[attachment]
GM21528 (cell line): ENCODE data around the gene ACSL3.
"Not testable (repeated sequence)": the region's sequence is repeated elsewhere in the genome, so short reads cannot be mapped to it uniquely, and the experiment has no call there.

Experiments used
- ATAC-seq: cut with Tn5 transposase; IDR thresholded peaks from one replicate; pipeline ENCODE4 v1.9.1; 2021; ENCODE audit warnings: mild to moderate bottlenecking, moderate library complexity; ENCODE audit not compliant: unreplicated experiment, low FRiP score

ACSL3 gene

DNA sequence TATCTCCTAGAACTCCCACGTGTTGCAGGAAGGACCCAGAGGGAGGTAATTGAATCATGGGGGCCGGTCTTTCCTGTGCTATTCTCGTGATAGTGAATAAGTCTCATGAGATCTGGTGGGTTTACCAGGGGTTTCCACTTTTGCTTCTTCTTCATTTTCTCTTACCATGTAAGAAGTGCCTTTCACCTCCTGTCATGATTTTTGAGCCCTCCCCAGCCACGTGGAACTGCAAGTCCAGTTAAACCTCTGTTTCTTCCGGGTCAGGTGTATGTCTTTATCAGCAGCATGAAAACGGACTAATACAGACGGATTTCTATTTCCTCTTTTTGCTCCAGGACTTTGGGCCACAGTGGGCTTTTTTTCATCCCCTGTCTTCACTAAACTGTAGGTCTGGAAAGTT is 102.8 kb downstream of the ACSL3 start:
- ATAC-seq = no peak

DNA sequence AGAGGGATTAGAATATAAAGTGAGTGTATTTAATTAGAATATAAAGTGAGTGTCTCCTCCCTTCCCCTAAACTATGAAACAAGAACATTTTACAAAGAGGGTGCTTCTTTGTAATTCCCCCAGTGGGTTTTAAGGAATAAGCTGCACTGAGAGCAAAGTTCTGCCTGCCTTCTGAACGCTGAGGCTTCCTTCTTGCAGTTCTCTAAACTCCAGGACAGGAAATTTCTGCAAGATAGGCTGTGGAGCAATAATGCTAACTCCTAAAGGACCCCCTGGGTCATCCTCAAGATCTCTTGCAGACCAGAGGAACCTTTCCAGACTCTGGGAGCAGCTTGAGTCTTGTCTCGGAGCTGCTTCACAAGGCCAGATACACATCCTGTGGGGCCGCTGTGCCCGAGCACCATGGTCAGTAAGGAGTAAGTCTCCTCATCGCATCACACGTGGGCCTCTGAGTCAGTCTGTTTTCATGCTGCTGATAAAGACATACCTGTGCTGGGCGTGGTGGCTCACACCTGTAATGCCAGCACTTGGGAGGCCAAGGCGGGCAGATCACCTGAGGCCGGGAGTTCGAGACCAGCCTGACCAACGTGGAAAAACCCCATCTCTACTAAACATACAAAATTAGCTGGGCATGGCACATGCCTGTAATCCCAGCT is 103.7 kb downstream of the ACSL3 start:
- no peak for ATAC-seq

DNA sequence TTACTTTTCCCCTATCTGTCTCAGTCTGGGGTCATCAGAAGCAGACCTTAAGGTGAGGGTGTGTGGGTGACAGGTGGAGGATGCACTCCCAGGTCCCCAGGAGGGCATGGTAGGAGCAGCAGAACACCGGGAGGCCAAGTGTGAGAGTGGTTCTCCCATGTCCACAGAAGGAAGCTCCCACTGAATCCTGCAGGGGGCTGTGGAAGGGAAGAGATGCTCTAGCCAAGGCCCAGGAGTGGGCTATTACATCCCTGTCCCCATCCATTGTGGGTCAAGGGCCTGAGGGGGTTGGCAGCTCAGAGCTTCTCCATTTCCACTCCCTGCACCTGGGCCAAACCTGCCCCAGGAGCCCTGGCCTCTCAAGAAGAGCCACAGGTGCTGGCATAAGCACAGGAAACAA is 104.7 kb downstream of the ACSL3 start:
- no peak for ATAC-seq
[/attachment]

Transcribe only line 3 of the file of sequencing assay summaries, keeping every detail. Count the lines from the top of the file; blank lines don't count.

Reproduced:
Experiments used